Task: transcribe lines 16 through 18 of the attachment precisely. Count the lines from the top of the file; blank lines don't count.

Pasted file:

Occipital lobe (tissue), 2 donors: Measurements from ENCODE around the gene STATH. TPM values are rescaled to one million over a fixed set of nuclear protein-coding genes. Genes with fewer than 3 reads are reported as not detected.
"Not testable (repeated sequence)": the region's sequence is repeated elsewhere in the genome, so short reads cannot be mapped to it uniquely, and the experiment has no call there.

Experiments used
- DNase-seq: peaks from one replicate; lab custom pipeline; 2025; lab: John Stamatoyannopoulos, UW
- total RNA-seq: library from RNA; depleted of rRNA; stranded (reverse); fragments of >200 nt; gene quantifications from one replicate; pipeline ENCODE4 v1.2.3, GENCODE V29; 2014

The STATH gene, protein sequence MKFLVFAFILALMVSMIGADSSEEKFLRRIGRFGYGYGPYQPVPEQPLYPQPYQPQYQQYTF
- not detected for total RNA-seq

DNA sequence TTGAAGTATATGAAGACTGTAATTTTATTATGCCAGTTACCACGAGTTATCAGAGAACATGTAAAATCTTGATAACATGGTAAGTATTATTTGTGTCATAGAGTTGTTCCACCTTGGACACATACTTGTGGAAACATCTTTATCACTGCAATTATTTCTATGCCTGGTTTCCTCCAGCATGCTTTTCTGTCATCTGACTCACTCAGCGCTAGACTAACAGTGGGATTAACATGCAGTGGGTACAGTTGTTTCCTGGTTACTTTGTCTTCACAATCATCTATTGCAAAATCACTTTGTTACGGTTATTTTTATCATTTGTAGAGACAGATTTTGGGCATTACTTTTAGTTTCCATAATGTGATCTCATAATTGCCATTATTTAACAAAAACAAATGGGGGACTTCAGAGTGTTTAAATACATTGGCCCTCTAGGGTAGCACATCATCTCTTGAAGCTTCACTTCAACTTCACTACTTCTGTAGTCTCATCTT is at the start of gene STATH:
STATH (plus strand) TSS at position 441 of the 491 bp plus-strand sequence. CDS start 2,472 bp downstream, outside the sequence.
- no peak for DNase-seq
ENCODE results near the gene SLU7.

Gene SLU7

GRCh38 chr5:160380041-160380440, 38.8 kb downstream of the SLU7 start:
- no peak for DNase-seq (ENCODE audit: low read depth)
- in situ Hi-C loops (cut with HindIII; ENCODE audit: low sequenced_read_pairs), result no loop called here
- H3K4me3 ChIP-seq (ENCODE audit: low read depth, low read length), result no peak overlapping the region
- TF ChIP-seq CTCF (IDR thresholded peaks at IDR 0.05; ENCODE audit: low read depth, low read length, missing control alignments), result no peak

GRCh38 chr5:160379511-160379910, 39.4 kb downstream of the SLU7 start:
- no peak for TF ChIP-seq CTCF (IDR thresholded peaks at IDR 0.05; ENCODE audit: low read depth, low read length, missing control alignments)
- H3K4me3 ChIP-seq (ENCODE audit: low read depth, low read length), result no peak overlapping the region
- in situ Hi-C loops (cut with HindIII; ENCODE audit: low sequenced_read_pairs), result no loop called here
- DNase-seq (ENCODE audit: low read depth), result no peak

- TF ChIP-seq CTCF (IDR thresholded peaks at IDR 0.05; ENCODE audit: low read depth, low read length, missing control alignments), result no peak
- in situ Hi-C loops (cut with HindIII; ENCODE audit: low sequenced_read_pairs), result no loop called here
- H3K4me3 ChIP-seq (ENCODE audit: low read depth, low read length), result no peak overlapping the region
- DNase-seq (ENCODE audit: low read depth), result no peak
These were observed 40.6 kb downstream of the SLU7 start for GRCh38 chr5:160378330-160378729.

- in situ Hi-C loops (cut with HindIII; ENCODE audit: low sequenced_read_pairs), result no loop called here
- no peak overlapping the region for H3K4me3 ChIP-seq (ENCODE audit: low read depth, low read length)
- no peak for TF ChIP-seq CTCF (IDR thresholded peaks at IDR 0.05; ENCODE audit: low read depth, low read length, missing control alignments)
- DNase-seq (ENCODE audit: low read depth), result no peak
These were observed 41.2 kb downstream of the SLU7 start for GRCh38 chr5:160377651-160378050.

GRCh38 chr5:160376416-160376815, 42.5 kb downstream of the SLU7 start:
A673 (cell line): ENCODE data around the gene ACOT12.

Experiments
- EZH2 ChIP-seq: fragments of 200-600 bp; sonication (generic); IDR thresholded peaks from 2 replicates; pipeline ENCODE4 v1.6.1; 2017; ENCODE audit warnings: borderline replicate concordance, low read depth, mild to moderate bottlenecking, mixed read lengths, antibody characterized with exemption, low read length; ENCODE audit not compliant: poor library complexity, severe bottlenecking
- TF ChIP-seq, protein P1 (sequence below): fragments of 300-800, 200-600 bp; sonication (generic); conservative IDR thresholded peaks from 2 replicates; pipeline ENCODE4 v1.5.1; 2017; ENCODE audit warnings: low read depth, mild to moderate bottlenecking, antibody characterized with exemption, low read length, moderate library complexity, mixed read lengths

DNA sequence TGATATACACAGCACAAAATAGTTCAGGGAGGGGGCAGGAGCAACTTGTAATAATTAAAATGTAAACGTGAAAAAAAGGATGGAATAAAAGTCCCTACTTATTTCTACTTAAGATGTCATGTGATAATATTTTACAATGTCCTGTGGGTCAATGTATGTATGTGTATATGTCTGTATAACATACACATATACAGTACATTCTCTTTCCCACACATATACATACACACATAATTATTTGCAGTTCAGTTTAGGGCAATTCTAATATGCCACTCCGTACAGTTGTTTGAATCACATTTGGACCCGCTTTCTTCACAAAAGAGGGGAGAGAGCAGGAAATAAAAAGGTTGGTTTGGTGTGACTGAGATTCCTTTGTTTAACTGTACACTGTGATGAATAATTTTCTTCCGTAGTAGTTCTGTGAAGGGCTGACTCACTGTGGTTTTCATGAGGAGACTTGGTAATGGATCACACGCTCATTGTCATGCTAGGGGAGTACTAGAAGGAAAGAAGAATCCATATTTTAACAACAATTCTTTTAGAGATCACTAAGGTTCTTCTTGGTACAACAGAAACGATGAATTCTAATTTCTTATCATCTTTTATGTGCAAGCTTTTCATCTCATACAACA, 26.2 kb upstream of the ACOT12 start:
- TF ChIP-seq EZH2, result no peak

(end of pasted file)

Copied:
- H3K4me3 ChIP-seq (ENCODE audit: low read depth, low read length), result no peak overlapping the region
- TF ChIP-seq CTCF (IDR thresholded peaks at IDR 0.05; ENCODE audit: low read depth, low read length, missing control alignments), result no peak

GRCh38 chr5:160379511-160379910, 39.4 kb downstream of the SLU7 start: